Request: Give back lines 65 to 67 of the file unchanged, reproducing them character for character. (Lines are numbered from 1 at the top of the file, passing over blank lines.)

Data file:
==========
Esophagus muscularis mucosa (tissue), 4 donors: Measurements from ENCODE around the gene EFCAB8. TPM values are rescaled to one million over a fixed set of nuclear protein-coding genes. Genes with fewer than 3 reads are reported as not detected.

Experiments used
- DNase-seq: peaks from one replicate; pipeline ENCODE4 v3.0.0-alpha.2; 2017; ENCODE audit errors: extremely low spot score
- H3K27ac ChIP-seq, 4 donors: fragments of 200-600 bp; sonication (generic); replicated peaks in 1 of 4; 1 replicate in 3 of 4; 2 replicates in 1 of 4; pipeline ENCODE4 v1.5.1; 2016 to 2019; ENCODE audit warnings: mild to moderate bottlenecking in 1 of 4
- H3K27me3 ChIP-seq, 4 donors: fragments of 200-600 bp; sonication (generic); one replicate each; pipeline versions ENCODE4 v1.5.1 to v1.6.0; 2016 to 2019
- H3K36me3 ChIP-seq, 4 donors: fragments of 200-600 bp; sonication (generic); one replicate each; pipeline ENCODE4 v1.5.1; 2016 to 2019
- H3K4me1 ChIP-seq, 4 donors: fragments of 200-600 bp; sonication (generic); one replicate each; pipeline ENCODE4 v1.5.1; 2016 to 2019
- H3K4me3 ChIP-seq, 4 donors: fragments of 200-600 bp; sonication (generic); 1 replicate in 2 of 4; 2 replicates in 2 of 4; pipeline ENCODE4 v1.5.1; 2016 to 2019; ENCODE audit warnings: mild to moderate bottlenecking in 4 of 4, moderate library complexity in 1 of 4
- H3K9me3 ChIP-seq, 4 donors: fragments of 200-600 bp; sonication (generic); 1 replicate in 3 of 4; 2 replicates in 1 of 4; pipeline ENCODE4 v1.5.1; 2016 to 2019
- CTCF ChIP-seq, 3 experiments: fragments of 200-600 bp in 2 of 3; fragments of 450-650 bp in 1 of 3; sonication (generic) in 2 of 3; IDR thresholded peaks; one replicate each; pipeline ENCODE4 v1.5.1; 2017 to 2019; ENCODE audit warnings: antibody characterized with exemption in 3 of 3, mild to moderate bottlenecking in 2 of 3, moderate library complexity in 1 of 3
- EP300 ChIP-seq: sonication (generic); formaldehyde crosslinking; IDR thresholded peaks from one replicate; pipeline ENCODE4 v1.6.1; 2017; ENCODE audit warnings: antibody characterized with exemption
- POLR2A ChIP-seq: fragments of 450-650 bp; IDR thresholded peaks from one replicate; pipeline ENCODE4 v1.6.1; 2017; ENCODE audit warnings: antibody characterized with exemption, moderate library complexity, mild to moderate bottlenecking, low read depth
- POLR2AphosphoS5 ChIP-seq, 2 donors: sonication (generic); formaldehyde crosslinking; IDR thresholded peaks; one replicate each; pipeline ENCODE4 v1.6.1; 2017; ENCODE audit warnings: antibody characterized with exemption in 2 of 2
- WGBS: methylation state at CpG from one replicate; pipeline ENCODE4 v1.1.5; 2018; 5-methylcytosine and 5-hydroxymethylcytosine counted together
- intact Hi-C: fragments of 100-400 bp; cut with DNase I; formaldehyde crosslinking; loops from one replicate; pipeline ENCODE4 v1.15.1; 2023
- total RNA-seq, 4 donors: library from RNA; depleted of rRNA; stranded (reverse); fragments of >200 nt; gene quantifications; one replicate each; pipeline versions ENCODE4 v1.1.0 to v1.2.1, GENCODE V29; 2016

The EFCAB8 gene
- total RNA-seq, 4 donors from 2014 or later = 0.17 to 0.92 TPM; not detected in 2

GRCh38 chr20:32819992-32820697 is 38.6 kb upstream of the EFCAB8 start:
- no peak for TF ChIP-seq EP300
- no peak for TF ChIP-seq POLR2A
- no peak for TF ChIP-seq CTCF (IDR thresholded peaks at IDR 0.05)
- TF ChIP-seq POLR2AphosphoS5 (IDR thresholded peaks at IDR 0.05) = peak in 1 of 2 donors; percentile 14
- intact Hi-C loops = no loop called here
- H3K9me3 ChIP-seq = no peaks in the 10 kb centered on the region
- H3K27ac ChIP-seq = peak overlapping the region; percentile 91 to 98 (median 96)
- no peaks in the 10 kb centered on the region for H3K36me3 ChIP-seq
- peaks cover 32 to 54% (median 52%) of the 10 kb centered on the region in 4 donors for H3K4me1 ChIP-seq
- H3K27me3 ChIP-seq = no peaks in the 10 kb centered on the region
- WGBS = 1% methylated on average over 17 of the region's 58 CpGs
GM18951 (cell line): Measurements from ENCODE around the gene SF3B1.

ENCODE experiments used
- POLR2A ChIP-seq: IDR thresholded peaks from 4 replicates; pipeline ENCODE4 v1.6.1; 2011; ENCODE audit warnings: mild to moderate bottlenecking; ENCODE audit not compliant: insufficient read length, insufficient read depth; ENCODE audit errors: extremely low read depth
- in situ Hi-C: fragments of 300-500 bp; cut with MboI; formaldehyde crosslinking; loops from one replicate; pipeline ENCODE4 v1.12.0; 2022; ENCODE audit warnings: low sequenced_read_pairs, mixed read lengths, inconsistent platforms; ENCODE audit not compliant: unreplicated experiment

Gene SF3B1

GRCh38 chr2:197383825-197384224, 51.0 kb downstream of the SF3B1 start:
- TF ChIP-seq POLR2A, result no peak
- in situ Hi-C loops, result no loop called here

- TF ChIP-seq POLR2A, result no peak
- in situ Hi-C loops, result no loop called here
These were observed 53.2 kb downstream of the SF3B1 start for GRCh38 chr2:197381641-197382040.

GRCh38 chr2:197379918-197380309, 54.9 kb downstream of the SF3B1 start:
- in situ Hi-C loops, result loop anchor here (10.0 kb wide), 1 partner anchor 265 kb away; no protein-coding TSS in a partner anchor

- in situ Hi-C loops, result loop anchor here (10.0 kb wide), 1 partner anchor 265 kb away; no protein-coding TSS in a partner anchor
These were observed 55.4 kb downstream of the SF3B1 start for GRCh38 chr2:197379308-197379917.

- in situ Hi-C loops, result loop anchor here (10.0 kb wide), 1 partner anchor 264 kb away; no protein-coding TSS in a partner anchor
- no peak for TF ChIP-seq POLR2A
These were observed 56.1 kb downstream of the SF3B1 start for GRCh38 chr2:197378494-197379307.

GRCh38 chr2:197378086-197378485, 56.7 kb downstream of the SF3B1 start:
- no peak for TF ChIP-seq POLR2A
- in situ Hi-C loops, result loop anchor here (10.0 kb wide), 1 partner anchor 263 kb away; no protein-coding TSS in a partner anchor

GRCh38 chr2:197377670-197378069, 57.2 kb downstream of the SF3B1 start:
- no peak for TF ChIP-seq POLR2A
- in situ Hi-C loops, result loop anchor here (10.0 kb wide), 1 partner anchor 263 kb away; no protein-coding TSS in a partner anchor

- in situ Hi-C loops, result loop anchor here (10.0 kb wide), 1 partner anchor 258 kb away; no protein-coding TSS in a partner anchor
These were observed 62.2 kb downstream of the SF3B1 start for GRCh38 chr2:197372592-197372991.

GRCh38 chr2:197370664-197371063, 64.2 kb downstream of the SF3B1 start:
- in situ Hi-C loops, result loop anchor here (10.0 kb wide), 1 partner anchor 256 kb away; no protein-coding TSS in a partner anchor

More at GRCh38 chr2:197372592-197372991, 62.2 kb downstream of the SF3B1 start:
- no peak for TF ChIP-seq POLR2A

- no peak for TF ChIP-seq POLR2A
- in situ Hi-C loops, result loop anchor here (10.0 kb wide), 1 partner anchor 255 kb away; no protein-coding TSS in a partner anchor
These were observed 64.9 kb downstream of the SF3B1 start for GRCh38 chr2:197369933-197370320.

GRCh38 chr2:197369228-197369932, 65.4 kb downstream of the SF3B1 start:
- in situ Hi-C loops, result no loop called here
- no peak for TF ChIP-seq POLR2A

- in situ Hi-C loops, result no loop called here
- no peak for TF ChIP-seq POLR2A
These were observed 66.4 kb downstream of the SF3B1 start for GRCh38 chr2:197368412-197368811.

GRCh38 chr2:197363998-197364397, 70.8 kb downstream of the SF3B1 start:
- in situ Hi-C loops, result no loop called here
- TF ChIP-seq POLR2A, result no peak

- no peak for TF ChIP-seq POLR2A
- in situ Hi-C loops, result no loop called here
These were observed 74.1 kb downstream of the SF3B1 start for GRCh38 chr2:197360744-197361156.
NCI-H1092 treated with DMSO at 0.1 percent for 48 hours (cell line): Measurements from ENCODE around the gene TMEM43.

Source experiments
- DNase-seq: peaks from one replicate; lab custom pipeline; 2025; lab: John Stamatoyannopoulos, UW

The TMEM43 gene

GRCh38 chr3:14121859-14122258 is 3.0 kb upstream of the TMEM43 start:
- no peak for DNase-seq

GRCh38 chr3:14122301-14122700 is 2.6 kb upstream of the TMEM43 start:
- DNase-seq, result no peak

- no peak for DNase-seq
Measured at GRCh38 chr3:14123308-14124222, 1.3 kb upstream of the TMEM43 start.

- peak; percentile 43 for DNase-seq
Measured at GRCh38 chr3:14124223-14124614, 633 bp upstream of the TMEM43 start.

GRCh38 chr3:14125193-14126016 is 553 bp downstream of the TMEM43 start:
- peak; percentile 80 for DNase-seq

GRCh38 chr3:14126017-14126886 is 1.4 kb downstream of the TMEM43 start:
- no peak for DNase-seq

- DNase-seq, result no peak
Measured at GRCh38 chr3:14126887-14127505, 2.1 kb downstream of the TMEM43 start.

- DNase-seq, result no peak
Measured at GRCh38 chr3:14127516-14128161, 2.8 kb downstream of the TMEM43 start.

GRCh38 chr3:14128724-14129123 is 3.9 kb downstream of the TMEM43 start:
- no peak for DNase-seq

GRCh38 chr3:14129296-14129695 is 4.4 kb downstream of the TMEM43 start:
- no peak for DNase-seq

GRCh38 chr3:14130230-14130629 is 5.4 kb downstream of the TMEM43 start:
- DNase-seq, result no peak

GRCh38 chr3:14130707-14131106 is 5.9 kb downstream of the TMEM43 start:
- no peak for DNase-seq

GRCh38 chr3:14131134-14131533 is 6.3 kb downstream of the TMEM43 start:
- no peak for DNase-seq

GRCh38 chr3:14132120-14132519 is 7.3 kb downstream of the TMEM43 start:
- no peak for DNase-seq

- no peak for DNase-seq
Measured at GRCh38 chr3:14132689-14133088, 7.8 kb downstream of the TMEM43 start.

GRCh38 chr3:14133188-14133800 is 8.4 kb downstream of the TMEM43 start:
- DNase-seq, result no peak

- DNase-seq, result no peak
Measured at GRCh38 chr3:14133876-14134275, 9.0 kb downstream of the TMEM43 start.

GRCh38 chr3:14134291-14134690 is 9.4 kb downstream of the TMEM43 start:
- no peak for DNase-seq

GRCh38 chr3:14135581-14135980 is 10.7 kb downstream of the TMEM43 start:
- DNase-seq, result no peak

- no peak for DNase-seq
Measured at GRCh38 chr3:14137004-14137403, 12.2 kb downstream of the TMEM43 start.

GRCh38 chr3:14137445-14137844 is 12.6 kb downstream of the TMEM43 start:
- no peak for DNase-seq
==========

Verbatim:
- in situ Hi-C loops, result no loop called here
- no peak for TF ChIP-seq POLR2A

- in situ Hi-C loops, result no loop called here